In the lounge area, an imposing amount of greenery snakes forwards as if advancing at an invisible pace. Gentle sounds emanate from beneath: two branches rubbing together, perhaps, or creatures scuffling in the undergrowth.
“We wanted to bring the pieces to life,” says Charlie Lawler, one half of Loose Leaf Studio along with Wona Bae. They worked with sound artist Martin Kay and photographer Sean Fennessy for En Route, their first exhibition in a public gallery, and one of their largest to date.
It’s the first of what Heide artistic director Lesley Harding says will be a series of “interventions” by artists responding directly to the architecture of the museum, which its founders Sunday and John Reed once called home.
“Lots of artists come and say how much they love this space, and to work with people who are sensitive to the site and treat the building like a sculpture is really exciting,” Harding says.
“I’d like to give artists an opportunity to work with the building, as opposed to in the building.”
For the past few months, Lawler and Bae have been bringing their plant materials into the gallery on Mondays while it is closed to the public, and experimenting within the space.
Fennessy captured some of their ephemeral installations, and those photographs now hang on the walls as part of the public exhibition, alongside the final sculptures. The images give the eerie impression that you’re looking into a mirror and seeing something reflected that isn’t actually there – or perhaps that the sculptures have climbed the stairs or slithered around the corner while you weren’t looking.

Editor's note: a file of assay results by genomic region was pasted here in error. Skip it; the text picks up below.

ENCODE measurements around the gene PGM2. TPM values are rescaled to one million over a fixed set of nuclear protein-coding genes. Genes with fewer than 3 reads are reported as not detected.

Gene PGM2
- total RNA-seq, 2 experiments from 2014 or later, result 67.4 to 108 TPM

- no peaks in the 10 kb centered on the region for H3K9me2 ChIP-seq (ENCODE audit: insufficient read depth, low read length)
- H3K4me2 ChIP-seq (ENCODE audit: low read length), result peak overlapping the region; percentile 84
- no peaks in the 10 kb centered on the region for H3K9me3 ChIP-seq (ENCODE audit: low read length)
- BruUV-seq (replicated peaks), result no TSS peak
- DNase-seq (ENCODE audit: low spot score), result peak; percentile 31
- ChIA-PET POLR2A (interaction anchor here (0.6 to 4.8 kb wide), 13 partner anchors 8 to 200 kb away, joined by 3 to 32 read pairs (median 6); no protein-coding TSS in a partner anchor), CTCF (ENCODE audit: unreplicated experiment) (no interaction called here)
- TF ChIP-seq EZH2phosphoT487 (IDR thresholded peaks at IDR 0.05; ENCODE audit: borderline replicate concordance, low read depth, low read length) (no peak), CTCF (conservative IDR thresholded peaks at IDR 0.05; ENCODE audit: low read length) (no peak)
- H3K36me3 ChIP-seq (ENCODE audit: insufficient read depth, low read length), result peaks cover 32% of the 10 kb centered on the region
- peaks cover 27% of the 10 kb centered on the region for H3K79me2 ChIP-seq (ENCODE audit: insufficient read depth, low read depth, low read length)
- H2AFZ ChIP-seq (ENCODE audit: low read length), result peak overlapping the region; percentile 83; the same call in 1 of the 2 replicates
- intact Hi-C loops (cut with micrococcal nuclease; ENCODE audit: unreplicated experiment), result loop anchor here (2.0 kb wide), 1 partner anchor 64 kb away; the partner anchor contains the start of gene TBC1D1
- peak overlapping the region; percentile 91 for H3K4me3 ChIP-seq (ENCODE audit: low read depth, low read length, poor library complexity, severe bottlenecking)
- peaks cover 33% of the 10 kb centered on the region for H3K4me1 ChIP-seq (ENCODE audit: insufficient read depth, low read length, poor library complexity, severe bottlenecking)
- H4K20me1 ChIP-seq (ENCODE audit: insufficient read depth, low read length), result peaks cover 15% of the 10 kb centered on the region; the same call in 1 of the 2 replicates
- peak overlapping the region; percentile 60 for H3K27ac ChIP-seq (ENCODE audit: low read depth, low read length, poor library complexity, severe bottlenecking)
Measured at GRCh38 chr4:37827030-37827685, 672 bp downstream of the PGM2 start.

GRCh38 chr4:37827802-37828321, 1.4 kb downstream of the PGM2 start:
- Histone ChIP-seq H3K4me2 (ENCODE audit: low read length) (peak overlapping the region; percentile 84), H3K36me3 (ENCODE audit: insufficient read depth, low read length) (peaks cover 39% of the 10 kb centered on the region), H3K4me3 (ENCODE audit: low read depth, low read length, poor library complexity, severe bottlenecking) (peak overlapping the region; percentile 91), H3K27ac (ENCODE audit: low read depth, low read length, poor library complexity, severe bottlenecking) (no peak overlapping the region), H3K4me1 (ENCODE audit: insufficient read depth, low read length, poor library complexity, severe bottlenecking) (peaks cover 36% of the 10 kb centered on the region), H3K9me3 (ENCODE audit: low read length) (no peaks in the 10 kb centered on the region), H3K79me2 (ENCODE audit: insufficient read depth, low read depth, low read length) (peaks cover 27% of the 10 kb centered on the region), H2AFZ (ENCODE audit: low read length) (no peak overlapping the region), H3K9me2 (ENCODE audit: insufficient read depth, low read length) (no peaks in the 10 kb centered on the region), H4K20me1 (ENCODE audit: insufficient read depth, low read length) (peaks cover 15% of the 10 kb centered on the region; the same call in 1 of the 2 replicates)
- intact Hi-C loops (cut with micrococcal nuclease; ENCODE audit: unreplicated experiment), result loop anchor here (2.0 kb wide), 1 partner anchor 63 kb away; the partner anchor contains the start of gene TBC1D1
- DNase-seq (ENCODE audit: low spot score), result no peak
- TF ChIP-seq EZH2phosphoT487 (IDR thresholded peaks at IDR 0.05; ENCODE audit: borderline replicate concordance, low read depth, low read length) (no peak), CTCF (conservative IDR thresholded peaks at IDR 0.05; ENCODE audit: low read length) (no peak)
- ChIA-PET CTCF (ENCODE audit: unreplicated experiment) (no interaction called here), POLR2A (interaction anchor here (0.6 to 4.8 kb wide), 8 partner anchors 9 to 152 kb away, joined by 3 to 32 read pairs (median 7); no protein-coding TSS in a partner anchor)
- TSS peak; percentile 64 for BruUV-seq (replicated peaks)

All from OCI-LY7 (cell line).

“We think of them as almost glacier-like, as they start to move through the space,” Lawler says. “But we don’t want to put a definition on what people imagine them to be.”
Some of the bigger sculptures are made up of whole leaves, while others are constructed using the Japanese tatami weaving technique to create more formal shapes.
“We want it to be a representation of nature but we don’t want it to be an identifiable object. We want it to be familiar but foreign,” Lawler says.
“We want to make people a little bit uncomfortable,” says Bae.
The pair has been working together for 15 years, founding Loose Leaf Studio in Collingwood six years ago to explore the relationships between nature, the built environment and human activity, Lawler says.
They recently worked on Rone’s popular Burnham Beeches installation, and have exhibited internationally – including their biggest-ever project, a 10-metre-tall hanging sculpture made from asparagus ferns and shown in a 15th century palace in Spain.
Loose Leaf Studio’s En Route is at Heide Museum of Modern Art, Bulleen, until February 20. The artists will present a talk at 2pm on Saturday November 9 and host a studio visit on November 23.
Hannah Francis is Arts Editor at The Age